Last weekend I traveled to Chicago to see my granddaughter's first ballet recital at the Museum of Science and Industry in Hyde Park.  There is a performance space there called "The Purple Stairs", inside the museum.  Olive has been taking ballet for a year, and this was her very first time on stage in front of a large and exuberant audience.  She had her hair in the requisite tight bun, and her reddened lips and accentuated eyes for her performance.  Her number was called "The Ladybugs" and it was part of "Act Two".  There are three acts in this production, and each act is an hour and a half, so families know which act they need to commit to, as each one of the "acts" is a full performance in itself.  Some Ballet schools are more community oriented than others, but Hyde Park School of Dance wins for their approach to teaching and inclusion, supporting a community view, and also helping their students realize their dreams of dancing in a company.  They have a rich scholarship program and students, as they advance through the classes learn to choreograph dances, help with the younger students, and challenge themselves to do emotionally impacted, intense, raw material.  It is not just the classic tendues and battements and degages, there is African dance, hiphop, and modern ballet as well as folk dancing from other countries. 

What I noticed, more than anything else, was a sense of belonging for every one of those dancers.  All kinds of chaos might have been happening in their family of origin, but this place they have committed their afternoons and evenings to, this discipline that has gripped them for whatever reason, there is a sense of having a place to be, a group of people who have a shared vision,  a lifestyle, a creative outlet.  The world is a hard and scary and unfriendly place, and the arts make it better and more compassionate for all.  Ballet is a challenge even for the most talented, and a healthy challenge makes us feel both powerful and humble at the same time.  Olive beamed through the entire piece that she was in, I wept, her mother took a dynamic video, her sister called out her name over and over, so proud of her sister and wanting to be there on stage with her at the same time.  It was even more of an intense experience than when I used to dance in high school every day from 3:30- 6pm.  It was so clear to me that Olive has found her passion for this art form, at least for the moment, and all I can say is I celebrate it all, and it was a life-changing moment.  AH!

Wednesday, May 2, 2018

New Activity for Advisory

We tried out a new game for Advisory yesterday and I had a blast with it.  It came from a website that I love called David Farmer Drama Resource.  There are a lot of fun games on this website for your drama class or your advisory time.  This one is all about using your imagination and working together.  It is called Slow Motion Race. 

You have groups of four or three people.  You give them ten minutes to work together and come up with a slow motion running race.  They can push people, trip people, win or lose, but it all has to be in slow motion.  You can have as many slow motion expressions in it as you want or you can put in a short slow motion skit.  You play the Vangelis Music from The Chariots of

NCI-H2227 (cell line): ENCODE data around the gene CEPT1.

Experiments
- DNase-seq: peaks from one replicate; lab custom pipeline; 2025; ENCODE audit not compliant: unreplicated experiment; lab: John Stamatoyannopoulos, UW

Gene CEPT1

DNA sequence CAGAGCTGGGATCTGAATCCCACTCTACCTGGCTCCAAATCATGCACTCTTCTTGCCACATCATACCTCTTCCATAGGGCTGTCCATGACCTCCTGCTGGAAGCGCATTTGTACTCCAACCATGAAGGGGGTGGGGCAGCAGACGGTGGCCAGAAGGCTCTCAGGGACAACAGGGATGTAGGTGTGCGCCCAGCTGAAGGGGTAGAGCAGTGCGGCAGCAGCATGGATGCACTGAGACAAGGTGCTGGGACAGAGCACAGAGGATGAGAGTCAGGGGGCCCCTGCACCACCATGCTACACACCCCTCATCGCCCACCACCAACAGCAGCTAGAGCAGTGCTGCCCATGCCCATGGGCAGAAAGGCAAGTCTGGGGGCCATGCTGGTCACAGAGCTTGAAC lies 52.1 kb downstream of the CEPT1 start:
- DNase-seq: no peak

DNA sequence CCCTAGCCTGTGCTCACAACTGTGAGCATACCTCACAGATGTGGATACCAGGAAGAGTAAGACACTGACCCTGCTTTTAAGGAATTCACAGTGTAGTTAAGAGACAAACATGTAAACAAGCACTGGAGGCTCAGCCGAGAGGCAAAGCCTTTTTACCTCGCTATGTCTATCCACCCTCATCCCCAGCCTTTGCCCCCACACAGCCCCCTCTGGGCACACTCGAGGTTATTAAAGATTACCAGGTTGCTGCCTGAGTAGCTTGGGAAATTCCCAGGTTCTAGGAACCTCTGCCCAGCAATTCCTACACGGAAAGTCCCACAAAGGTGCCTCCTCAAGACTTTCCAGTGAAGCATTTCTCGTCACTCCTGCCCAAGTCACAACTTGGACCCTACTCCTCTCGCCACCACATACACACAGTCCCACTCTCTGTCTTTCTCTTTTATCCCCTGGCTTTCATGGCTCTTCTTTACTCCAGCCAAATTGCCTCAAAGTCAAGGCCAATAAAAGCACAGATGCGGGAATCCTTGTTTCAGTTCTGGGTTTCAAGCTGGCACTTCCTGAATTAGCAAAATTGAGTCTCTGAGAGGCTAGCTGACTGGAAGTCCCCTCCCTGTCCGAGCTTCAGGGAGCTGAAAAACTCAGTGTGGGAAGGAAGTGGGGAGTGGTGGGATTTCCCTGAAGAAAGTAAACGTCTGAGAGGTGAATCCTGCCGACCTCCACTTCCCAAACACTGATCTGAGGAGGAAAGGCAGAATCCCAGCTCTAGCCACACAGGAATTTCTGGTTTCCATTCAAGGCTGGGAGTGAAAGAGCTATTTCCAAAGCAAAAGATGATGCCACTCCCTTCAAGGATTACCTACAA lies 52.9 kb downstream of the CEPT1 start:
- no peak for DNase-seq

Fire, for inspiration. 

Our advisory had a blast with this activity, and laughed and laughed at the end of it.  It actually takes a lot of patience and cooperation to create something that looks real and goes with the music.  One of the boys groups refused to move in slow motion, they just didn't have the maturity to do it.  But all the other groups had a lot of interesting expressions, great details, and it was a really fun way to focus for the day.  Try it and let me know what you think about it!!

There are also so many other fun activities on this free website so check it out!!

Tuesday, April 24, 2018

Playing by Ear as opposed to Reading Music

Why is it that so many people are impressed when someone can play music by ear?  If you know nothing about music, then of course, playing a song by ear seems like magic.  However, it isn't an efficient way for most people to play a song.

You would never recommend that someone hear a book and then play it back instead of reading it.  If you try to compare literacy of words and books to literacy of music, it can become a frustrating endeavor.  Someone looks at a word in a book and as soon as they can sound it out, it will make sense to them.  When you try to look at the symbols on the grand staff, and you don't know anything, they look like gibberish, or it's all Greek to most people.  I think back to when I learned how to read music, and I can't remember for the life of me when it began to make sense. I just know that one day I was all of a sudden reading notes in both hands, and playing the piano with no problem.  It didn't keep me from also playing songs by ear, but it was much faster to read the notes in the end, and much more efficient as well. Also, the songs sounded better when I read all the notes for them, instead of just being able to figure out the melody to something.

So now here I am trying to teach large groups of students to play the piano and learn to read music.  I want them all to become musically literate, as they are verbally literate.  I tell them every day be persistent, keep at it, don't get frustrated, use perseverance, and GRIT.  It takes coordination to get the piano down, as well as remembering what the symbols all mean.  But if you take it slow at first, in the end you will be so happy to worked at it.  You will be so happy to be able to sit down and read a song off of some sheet music, instead of finding the hand positions and notes on youtube.  You will be at a different level from someone who can "play music by ear" as magic as that sounds, you will be not only performing magic, you will also be a genius.  Just imagine what that could be?  Don't give up!